• Avatar Chip Daniels in reply to Michael Cain
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      says:

      A couple data points (which you may have posted once but I forget):
      The 100th Meridian marks the boundary between the arid West and wetter East; And its moving eastward
      https://www.earthmagazine.org/article/dividing-line-past-present-and-future-100th-meridian

      The Ogallala Aquifer, which provides water to most of the crops in the Great Plains, is drying up.Report

        • Avatar JoeSal in reply to Chip Daniels
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          says:

          And none of it really matters. The corn belt will get smaller the wheat belt may or may not get wider or shift east. If it isn’t economically feasable to grow wheat, it just shift back into plains grass which feeds beef stocks.

          The ones who make it out there will be the most skilled in tangible capital formations in difficult conditions.

          Unlike those who really don’t even excel where conditions are good.Report

          • Avatar Michael Cain in reply to JoeSal
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            says:

            I’m willing to take the side of a bet that says in 30 years the Great Plains will be empty for all practical purposes. One-third of the area hasn’t ever been adequate even for grazing, let alone planting; a warming climate shifts things even farther that way. Oh, some agriculture along at least portions of the rivers, but 1890 sorts of empty.

            I may not live long enough to be around to pay up if I’m wrong. One of these days I need to find some affordable way to have my losing 30-year bets paid off after I’m gone.Report

            • Avatar JoeSal in reply to Michael Cain
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              says:

              Plains grass still builds topsoil, although less so than farming did.

              The wheat industry was destined to shrink as too many got into it when times were good and it was being pushed as fast profit.

              Also automation drove down the cost to produce it in bulk.

              I am not sure the long term plus or minus the no till folks will see, or even if the types of crops won’t shift.

              It’s been my opinion that rye is a more robust crop than wheat.

              Of course plains grass is a miracle in itself, and doesn’t require equipment.

              Somewhere on the plains they found bison remains near manmade tools thar dated 30,000 years ago.

              I would wager a 10,000 year bet that plains grass will still be around, and better off than man is.Report

              • Avatar Michael Cain in reply to JoeSal
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                says:

                Tall grass prairie much farther east, sure. Mixed grass prairie, less so. Short grass prairie is much more fragile stuff. Lots of variations on this, from the southern part of the Colorado/Kansas border.

                Two inches less effective precipitation per year consistently in the Nebraska Sandhills — the main recharge area for the entire Ogallala aquifer — through a combination of warming and drying, the grass dies and the dunes become mobile again (last time was about 1400 CE).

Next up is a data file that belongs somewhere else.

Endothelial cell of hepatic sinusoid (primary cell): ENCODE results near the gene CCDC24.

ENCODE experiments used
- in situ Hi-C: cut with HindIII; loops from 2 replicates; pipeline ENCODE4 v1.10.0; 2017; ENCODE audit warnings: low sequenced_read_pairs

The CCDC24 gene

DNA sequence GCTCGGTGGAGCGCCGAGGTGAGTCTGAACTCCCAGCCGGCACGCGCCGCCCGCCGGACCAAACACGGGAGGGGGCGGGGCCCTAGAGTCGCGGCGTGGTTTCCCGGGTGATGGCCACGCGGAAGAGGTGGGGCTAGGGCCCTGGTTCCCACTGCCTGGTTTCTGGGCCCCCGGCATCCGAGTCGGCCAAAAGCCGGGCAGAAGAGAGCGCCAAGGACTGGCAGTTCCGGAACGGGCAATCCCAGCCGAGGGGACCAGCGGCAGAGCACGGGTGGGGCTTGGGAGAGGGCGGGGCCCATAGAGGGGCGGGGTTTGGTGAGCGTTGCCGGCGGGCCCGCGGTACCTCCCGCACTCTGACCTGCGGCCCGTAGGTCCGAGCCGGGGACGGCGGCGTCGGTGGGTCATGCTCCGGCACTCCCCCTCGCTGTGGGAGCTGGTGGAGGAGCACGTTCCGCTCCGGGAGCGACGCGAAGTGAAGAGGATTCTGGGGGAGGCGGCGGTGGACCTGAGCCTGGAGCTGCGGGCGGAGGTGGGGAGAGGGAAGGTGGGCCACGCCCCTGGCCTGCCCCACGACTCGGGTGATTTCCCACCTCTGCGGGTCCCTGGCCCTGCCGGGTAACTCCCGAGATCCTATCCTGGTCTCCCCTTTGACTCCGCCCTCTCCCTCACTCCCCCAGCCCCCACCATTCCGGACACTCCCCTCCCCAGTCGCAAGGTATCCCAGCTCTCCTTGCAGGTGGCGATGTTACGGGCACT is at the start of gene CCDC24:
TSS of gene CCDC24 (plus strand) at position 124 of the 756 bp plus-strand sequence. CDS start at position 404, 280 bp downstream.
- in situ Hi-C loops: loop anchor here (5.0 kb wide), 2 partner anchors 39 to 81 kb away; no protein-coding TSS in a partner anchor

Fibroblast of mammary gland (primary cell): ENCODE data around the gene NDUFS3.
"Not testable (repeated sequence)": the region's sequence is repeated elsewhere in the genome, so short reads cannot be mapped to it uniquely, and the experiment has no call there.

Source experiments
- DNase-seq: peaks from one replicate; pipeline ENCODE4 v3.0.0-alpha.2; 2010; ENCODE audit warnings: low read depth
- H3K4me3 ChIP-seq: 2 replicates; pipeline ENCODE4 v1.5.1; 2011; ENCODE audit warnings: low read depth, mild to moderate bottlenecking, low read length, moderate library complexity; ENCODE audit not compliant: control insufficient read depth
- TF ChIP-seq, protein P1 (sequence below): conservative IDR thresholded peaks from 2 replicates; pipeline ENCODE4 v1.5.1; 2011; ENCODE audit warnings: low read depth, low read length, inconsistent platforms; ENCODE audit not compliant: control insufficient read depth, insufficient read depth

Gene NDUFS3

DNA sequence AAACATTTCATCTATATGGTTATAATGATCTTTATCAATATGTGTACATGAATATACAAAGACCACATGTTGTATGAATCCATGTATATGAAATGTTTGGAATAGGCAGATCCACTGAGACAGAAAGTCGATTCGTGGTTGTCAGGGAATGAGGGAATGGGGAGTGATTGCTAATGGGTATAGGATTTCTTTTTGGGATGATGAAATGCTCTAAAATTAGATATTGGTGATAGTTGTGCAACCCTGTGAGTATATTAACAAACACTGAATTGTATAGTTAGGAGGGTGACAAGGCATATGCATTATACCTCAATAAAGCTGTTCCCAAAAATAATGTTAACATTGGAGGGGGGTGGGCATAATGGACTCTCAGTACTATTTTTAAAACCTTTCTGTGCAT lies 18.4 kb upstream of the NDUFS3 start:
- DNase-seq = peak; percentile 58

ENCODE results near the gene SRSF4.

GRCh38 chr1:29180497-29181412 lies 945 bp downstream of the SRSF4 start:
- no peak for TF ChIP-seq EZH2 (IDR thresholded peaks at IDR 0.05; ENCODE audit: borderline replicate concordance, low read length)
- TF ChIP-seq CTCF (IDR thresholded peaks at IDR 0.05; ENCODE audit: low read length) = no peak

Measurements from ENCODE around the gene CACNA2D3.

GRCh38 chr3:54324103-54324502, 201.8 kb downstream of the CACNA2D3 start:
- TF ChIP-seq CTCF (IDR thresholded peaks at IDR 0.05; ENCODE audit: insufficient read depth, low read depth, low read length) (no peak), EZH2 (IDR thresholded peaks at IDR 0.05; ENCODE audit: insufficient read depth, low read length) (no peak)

Not everywhere, the Great Plains are nothing if not inconsistent. But a lot of wheres.Report

              • Avatar JoeSal in reply to Michael Cain
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                says:

                I know this may come as a shock to some folks, but the picture in the link looks exactly like the conditions on the west side of the wheat belt.

                Probably the biggest threat is a change in the jet stream, but if that happens there will be bigger issuesReport

          • Avatar Chip Daniels in reply to JoeSal
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            says:

            Yes, the corn belt may shrink, and the wheat belt may shift east…and the American economy may collapse.

            Y’know, stuff happens.Report

            • Avatar George Turner in reply to Chip Daniels
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              says:

              I wouldn’t worry too much about it. Kansas and Nebraska have their highest populations in history, and they’re still trending up.Report

              • Avatar Chip Daniels in reply to George Turner
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                says:

                Me? I’m not worried. Where I live, we just steal our water from up north.Report

              • Avatar Michael Cain in reply to George Turner
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                says:

                And their populations are shifting steadily to the east, and becoming more urban/suburban and less rural.

                In Nebraska (where I still have some family and follow the politics a bit), forecasts for the 2020 census results and the impact on redistricting in the Unicameral have 56% of the population and 27 of 49 seats from the three counties in the SE corner of the state that include Omaha, Lincoln, and their suburbs. Two-thirds of the counties have lost population in absolute terms since 2010. The state outside of the Big Three lost population in absolute terms in that period. From 2013 to 2018, agriculture’s share of Nebraska GDP (private industry only) declined from 10.7% to 5.5% (a good part of that is the sharp fall in grain prices over that period). The farmers and ranchers are terrified they are about to become irrelevant.

                Obligatory population cartogram, because I can.Report

              • Avatar Chip Daniels in reply to Michael Cain
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                says:

                What has genuinely puzzled me over the past 20 years is the lack of growth in telecommuting.

                Remember all the exciting predictions about how technology would make it easy to live in one place and work in another, how we would be able to live anywhere?